Many industry players now say they are expecting to see good levels of compliance with the lowered global sulfur cap in 2020, with 80% the magic number being commonly referenced.
While that may be the case when we look back on full year compliance levels, there are still signs that initial IMO 2020 compliance levels will get off to a soft start. This is an important factor for both bunker buyers and suppliers in determining the supply and demand picture during the final months of this year and start of the next.
One driver for this is uncertainty on how authorities will handle FONARs - fuel oil non-availability reports that indicate the vessel was not able to lift compliant fuel.
Such a report is exactly that; it is an official report but not a guaranteed waiver and as such, fines can still be imposed on vessels if they fail to comply with the sulfur cap rules whether or not they present a FONAR.
While that is the letter of the law, Nikos Petrakakos, Head of Maritime Environmental Innovation at Seabury Maritime, last week said he expected the reality will be one of leniency from PSCs.
"As long you are not abusing them [FONARs], you will get exemptions at least for the first six months to a year," Argus quoted Petrakakos as saying during a conference in New York.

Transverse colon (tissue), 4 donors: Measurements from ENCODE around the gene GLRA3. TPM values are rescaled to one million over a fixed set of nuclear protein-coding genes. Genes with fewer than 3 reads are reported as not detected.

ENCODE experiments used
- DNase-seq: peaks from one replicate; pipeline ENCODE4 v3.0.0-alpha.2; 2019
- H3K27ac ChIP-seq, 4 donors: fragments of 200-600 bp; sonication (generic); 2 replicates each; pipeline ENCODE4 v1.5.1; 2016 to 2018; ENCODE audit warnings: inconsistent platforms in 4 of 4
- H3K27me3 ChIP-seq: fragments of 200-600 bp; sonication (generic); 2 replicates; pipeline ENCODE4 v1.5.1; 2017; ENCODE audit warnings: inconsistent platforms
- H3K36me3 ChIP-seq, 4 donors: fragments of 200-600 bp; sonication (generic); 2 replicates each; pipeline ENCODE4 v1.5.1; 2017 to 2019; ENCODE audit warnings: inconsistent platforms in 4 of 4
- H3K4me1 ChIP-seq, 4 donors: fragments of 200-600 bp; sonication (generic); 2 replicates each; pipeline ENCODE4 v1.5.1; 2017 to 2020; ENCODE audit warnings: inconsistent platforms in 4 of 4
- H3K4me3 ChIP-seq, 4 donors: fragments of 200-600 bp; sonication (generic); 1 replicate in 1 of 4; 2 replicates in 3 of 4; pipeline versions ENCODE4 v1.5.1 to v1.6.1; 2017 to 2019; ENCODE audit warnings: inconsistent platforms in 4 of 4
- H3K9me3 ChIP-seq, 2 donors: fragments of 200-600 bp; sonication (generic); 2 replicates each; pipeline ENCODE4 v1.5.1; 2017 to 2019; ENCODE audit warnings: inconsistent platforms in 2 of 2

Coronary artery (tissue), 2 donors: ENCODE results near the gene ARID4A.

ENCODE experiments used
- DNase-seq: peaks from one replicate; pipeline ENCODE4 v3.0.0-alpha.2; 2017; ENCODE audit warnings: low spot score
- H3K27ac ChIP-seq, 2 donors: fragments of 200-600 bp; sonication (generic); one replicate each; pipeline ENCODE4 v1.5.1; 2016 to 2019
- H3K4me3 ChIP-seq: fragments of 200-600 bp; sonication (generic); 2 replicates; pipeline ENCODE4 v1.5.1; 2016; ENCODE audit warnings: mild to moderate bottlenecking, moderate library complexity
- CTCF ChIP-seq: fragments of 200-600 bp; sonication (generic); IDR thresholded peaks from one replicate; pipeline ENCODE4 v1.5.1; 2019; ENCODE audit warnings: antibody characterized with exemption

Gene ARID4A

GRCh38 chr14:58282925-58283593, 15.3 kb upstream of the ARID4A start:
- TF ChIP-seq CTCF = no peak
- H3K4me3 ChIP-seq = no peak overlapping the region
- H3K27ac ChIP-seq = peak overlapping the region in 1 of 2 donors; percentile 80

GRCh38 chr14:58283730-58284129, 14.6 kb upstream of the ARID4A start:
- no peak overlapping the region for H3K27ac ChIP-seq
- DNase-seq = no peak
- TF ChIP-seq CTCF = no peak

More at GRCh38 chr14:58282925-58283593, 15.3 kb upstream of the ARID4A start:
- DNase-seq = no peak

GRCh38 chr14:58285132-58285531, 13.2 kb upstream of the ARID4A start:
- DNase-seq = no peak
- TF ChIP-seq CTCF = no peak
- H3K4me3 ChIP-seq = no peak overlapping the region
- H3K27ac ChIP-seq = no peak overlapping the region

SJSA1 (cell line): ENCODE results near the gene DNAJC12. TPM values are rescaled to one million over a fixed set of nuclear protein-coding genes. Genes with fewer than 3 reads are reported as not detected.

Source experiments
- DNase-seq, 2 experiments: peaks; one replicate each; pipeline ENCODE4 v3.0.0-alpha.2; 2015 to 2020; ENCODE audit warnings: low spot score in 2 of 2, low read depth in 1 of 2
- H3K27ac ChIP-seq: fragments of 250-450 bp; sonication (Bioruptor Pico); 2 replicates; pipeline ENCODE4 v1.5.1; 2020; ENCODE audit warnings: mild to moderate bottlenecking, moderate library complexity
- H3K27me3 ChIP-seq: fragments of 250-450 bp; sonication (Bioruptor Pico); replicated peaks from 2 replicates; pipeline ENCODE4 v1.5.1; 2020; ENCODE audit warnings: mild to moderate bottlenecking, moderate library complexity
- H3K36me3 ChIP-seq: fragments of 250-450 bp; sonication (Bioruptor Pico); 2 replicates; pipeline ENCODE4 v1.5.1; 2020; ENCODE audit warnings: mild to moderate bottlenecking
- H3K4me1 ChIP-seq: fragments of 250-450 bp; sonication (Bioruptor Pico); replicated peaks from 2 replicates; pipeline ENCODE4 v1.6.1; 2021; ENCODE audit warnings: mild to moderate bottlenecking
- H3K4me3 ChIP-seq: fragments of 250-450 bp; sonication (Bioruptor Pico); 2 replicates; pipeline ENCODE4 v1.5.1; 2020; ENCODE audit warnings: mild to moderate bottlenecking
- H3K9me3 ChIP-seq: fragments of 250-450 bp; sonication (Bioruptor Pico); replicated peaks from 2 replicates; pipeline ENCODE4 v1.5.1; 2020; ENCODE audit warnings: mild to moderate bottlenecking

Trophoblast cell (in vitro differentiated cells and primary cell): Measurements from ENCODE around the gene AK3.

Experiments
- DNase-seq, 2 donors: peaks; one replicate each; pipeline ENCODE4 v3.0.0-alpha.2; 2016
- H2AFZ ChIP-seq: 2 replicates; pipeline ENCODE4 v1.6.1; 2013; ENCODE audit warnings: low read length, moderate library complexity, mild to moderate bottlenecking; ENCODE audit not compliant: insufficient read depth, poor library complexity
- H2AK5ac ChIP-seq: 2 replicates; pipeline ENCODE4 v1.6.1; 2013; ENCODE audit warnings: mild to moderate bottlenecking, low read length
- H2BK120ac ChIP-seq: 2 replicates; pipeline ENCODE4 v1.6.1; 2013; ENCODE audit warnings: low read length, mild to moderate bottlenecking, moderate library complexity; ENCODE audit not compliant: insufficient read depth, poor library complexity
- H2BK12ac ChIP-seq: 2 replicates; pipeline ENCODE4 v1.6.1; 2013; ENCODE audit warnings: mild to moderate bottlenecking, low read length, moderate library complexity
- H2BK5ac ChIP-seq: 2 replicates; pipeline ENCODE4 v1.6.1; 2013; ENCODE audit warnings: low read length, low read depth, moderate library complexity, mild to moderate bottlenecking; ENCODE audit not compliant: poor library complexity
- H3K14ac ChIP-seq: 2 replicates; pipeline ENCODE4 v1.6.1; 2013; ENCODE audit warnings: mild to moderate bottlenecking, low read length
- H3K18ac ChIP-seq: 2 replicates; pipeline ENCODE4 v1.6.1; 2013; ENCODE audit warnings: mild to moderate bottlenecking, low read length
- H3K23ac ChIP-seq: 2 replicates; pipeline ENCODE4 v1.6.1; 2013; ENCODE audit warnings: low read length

When tighter emission control area (ECA) regulations came into force, vessels "were easily given waivers" in the UK port of Falmouth, he added.
An investigation by Ship & Bunker in 2017 also found evidence to suggest fines rarely follow FONARs, with official data from Canada indicating that since its ECA came into force in 2012, on average FONARS were given to vessels on a weekly basis and not subject to any fines.
While on one hand the industry must of course deal fairly with the possibility of there being a lack of compliant fuel, any message that this won't be a problem in terms of vessels being penalized is also unlikely to create the desired sense of urgency to swiftly achieve full industry compliance.
Rules around scrubbers also appear to be causing confusion, with UK-based law firm CMS last month saying some players believed that merely commissioning a unit before the January 1, 2020 start date for the new rules, but not necessarily installing and using it, would be sufficient to comply with the lowered sulfur cap.
To be clear, it will not, and if a vessel burns high-sulfur fuel then compliance will only be achieved if it has a scrubber installed and the unit is being operated correctly so emission levels are verified to be the equivalent of burning compliant fuel.
But again, perhaps it is lessons learned from how ECA regs have been handled that has contributed to this misunderstanding, with firms such as Horizon Lines granted exemption from the rules while they fitted scrubbers, or TOTE's ECA waiver as part of its plans to convert to using LNG bunkers.
So while there is a sense that the industry now accepts the new rules will come into effect on January 1, 2020 without delay, the picture is still complicated by uncertainty over how the rules will be enforced.
Trident Alliance Chair, Roger Strevens, last month told Ship & Bunker he felt there has been a "missed opportunity to deter non-compliance" by sending a clear message of intent on how authorities will enforce the new cap.
Robin Meech, Managing Director, Marine and Energy Consulting Limited, has previously argued that high levels of non-compliance are unavoidable due to the complexities of tank cleaning.